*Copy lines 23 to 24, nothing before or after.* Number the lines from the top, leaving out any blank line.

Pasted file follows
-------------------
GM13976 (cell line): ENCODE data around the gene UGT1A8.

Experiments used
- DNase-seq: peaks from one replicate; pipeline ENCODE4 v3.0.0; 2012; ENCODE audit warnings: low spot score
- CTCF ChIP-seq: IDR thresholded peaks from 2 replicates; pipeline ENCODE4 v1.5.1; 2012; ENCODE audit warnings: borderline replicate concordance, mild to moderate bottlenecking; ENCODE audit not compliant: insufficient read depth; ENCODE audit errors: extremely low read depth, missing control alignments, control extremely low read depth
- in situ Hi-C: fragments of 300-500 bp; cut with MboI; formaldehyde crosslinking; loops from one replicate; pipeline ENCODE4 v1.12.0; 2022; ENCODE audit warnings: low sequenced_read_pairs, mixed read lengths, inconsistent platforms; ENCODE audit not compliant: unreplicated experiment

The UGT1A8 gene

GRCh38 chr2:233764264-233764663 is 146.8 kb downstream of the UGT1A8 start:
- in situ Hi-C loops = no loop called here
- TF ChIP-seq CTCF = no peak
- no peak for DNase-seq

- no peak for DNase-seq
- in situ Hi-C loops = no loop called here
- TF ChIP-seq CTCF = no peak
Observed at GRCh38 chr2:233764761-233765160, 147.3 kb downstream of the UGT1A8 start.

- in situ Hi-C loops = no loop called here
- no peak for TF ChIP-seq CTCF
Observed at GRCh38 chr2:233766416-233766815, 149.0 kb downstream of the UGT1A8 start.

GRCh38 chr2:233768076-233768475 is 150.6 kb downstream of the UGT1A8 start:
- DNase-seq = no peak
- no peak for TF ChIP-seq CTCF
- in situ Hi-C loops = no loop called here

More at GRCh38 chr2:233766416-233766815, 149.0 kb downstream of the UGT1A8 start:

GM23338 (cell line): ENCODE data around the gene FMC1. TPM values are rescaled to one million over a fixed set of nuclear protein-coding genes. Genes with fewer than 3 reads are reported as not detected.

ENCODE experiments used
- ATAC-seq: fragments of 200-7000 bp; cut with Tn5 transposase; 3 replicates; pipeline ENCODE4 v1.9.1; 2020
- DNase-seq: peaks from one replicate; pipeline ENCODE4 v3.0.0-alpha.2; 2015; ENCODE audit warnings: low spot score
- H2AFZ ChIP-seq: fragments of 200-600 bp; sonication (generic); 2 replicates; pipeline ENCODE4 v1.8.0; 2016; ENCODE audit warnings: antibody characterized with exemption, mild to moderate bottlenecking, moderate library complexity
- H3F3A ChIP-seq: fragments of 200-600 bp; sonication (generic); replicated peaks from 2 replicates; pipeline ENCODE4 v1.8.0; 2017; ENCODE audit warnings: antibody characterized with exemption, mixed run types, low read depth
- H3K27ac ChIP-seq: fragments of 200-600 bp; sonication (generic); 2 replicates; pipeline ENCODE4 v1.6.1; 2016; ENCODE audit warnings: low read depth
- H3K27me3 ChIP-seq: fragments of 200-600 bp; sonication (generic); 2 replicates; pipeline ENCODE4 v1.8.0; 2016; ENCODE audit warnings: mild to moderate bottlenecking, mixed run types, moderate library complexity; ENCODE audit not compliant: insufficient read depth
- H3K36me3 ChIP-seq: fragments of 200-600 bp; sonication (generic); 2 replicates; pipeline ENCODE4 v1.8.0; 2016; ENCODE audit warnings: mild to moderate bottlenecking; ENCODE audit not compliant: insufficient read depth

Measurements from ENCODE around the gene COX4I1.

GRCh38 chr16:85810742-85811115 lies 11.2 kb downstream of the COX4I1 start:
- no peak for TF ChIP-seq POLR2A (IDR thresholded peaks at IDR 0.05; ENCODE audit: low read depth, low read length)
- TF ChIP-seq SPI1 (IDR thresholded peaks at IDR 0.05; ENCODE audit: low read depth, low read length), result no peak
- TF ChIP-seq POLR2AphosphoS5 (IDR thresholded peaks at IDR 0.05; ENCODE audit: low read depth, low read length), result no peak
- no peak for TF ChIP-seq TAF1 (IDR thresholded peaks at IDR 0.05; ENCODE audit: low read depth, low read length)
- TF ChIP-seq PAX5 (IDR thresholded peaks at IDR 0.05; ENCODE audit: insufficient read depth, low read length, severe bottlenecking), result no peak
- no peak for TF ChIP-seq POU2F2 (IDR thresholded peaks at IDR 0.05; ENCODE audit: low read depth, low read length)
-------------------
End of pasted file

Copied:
GM23338 (cell line): ENCODE data around the gene FMC1. TPM values are rescaled to one million over a fixed set of nuclear protein-coding genes. Genes with fewer than 3 reads are reported as not detected.

ENCODE experiments used